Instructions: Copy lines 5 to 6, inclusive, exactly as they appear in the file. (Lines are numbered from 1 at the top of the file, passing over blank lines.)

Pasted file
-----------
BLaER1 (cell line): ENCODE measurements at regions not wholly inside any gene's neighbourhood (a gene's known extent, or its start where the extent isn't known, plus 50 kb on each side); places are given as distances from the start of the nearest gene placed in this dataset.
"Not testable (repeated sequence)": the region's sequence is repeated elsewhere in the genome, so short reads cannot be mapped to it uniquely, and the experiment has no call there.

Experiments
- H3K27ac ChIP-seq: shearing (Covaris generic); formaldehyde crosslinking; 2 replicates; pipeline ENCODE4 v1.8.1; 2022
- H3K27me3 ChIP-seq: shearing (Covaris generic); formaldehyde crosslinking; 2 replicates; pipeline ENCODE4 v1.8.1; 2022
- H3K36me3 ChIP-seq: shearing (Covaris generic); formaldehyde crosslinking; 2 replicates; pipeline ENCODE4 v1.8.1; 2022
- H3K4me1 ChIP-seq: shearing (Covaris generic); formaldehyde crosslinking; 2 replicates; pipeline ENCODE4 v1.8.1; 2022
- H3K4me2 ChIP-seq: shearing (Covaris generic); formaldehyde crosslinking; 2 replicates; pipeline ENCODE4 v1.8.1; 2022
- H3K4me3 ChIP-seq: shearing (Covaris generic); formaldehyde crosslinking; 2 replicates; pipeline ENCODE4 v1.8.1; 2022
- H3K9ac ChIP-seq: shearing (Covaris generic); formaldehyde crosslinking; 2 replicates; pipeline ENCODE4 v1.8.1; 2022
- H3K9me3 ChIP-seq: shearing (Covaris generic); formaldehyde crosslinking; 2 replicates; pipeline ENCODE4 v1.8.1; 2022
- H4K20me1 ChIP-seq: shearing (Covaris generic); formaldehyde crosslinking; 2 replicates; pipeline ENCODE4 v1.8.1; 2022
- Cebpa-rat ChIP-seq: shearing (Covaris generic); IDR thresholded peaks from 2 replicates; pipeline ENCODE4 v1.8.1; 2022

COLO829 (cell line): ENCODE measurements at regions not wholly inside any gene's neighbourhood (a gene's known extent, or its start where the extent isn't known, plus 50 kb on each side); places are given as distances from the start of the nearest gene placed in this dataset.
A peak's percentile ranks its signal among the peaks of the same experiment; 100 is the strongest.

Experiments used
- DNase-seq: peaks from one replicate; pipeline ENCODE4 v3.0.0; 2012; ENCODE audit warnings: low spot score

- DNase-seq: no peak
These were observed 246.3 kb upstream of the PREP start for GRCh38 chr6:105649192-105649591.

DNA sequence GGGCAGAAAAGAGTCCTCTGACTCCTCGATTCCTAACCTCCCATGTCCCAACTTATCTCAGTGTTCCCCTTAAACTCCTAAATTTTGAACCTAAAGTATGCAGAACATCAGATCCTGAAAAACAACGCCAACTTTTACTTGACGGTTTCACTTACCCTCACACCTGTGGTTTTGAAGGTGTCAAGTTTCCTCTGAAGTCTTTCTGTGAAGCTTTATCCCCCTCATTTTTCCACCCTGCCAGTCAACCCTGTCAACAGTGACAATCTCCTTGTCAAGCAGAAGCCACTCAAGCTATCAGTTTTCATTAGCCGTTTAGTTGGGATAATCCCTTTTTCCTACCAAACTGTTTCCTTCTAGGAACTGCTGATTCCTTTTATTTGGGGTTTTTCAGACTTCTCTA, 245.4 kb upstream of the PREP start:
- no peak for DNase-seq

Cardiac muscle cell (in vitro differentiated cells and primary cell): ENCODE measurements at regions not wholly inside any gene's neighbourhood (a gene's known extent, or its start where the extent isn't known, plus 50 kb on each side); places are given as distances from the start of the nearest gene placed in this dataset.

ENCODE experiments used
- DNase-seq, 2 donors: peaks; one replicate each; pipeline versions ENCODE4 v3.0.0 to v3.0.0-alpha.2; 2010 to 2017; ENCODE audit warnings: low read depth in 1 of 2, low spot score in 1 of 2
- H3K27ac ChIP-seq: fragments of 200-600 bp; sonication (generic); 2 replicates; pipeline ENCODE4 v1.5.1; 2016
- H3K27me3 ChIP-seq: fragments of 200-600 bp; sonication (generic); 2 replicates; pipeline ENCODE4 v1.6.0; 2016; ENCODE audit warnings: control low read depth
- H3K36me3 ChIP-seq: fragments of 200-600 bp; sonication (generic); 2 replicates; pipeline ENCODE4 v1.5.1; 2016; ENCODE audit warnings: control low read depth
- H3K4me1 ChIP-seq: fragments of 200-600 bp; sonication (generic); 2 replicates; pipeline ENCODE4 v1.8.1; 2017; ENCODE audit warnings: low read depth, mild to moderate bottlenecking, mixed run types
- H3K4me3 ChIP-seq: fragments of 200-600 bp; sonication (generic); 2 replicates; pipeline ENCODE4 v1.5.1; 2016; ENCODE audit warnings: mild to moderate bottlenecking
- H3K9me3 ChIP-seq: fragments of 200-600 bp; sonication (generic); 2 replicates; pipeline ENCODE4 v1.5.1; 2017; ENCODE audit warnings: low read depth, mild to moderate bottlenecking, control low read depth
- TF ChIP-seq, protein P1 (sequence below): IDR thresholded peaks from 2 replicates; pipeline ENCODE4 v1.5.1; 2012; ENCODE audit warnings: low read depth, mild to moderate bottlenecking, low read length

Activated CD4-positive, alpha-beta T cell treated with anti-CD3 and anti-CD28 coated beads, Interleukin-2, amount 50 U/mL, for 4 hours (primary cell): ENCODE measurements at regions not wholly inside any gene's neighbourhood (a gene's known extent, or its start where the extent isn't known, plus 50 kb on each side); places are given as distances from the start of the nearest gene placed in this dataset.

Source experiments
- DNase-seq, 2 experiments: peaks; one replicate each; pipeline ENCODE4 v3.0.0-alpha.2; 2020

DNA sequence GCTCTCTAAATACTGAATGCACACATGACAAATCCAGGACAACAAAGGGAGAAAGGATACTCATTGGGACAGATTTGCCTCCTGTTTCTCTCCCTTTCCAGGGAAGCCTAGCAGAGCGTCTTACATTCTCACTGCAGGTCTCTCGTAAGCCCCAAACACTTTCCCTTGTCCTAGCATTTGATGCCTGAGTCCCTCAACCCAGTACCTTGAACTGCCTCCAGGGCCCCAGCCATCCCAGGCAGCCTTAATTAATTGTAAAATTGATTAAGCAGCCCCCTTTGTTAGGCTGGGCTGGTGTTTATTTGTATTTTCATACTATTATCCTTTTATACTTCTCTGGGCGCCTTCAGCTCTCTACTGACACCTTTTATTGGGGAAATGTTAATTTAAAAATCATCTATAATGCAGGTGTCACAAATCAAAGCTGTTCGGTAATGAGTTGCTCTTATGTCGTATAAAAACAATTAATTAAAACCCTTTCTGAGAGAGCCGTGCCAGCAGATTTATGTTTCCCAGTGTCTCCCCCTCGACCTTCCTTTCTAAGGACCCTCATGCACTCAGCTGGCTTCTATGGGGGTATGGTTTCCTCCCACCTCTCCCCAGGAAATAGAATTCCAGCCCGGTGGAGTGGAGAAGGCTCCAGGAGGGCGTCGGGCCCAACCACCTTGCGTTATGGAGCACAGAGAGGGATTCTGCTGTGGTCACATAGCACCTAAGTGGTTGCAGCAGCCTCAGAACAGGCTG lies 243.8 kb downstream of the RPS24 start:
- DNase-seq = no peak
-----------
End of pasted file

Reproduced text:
- H3K27me3 ChIP-seq: shearing (Covaris generic); formaldehyde crosslinking; 2 replicates; pipeline ENCODE4 v1.8.1; 2022
- H3K36me3 ChIP-seq: shearing (Covaris generic); formaldehyde crosslinking; 2 replicates; pipeline ENCODE4 v1.8.1; 2022